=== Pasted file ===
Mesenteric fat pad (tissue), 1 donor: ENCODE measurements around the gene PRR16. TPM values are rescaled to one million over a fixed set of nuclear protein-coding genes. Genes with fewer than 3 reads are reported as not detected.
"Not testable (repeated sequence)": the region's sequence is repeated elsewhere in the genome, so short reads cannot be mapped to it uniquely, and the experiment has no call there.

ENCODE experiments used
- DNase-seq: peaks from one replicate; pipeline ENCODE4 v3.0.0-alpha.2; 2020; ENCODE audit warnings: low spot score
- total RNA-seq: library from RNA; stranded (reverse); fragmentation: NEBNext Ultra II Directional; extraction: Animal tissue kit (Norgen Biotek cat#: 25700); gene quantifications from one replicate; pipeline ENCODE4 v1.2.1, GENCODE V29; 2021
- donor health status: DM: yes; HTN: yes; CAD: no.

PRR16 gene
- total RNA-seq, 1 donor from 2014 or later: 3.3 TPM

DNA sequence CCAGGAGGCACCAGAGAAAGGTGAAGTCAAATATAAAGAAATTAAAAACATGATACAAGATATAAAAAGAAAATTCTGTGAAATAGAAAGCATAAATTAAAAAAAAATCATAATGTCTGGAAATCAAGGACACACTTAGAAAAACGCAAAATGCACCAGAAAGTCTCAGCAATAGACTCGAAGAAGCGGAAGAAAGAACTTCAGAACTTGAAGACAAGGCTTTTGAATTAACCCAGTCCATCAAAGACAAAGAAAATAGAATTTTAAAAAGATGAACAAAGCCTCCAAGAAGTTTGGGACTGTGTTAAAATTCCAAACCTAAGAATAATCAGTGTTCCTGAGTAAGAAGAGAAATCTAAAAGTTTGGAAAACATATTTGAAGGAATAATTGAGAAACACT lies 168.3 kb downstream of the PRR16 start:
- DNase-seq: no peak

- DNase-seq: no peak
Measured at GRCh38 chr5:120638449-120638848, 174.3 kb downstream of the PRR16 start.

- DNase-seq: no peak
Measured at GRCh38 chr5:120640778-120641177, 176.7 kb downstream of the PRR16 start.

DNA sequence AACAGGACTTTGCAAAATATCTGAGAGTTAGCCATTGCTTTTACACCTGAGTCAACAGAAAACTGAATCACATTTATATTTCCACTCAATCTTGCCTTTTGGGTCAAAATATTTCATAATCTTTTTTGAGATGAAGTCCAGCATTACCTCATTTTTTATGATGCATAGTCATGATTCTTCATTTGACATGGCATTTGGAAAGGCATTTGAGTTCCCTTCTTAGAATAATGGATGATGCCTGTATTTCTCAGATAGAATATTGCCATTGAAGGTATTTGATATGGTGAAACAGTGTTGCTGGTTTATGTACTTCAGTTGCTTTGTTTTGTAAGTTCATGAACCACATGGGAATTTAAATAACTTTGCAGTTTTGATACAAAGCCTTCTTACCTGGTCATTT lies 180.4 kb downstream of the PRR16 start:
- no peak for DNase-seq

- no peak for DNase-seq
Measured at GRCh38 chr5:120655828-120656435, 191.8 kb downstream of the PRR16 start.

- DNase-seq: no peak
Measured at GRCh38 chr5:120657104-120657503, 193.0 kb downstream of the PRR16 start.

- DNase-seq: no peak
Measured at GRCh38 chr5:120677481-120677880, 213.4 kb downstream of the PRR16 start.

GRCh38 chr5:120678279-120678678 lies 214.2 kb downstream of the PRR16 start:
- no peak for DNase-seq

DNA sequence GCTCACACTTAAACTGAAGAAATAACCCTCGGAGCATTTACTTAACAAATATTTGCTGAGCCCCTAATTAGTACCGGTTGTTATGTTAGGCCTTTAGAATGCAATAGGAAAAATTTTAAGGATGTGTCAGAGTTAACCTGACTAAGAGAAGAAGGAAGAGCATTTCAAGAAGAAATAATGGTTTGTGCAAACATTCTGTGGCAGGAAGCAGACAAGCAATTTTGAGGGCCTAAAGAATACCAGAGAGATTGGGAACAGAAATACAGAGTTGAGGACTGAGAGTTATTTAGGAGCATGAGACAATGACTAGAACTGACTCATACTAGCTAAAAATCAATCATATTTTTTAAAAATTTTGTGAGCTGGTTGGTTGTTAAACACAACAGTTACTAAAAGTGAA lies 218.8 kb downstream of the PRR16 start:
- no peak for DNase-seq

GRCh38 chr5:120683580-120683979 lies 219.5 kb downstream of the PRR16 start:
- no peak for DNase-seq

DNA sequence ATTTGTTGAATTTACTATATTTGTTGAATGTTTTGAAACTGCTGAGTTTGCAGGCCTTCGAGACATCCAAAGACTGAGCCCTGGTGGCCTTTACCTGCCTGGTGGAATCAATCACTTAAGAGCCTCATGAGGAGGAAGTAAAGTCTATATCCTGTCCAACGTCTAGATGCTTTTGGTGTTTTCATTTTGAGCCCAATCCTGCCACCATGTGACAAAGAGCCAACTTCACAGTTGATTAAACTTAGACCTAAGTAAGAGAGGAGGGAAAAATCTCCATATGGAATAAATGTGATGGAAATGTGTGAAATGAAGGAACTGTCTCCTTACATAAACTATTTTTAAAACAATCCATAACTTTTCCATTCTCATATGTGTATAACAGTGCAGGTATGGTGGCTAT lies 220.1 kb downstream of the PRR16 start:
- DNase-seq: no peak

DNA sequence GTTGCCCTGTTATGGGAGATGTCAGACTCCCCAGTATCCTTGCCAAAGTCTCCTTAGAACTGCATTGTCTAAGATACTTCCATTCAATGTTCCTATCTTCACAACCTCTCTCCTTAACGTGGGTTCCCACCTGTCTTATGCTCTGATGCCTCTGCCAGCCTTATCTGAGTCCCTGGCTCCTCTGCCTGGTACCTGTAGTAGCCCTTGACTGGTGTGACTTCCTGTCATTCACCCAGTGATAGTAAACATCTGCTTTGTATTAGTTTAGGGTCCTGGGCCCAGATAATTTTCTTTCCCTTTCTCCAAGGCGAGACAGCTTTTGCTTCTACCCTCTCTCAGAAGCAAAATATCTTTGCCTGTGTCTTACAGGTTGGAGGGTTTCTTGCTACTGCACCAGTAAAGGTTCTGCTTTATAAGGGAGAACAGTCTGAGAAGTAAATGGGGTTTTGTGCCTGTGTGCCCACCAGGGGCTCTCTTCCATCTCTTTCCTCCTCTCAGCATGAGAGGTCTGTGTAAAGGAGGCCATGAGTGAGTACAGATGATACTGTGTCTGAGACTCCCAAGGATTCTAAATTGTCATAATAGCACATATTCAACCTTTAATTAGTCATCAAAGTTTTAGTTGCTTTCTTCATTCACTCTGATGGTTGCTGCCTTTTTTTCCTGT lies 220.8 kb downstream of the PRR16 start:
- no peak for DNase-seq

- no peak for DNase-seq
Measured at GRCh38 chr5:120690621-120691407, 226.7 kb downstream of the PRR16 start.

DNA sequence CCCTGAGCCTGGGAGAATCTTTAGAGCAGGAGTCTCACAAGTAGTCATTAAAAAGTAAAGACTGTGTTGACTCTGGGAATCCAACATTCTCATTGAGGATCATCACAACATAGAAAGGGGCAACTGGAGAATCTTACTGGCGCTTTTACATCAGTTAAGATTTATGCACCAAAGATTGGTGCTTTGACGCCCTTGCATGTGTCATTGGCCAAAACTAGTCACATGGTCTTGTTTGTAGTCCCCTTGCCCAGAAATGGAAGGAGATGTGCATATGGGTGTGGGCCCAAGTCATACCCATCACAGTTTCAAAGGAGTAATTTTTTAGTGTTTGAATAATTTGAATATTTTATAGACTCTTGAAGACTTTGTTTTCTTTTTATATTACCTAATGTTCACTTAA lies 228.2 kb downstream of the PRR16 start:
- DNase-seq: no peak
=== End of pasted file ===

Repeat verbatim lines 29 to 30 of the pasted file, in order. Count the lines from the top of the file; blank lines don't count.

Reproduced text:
DNA sequence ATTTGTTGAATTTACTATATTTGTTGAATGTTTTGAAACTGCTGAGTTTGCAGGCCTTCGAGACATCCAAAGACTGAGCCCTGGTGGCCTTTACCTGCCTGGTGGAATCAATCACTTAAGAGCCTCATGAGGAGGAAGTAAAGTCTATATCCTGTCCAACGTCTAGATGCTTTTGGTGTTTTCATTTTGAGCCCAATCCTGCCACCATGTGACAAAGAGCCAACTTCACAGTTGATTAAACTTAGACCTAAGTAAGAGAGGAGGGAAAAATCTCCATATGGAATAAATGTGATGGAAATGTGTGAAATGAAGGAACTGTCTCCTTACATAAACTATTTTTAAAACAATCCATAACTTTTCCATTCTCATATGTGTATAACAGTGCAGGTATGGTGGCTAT lies 220.1 kb downstream of the PRR16 start:
- DNase-seq: no peak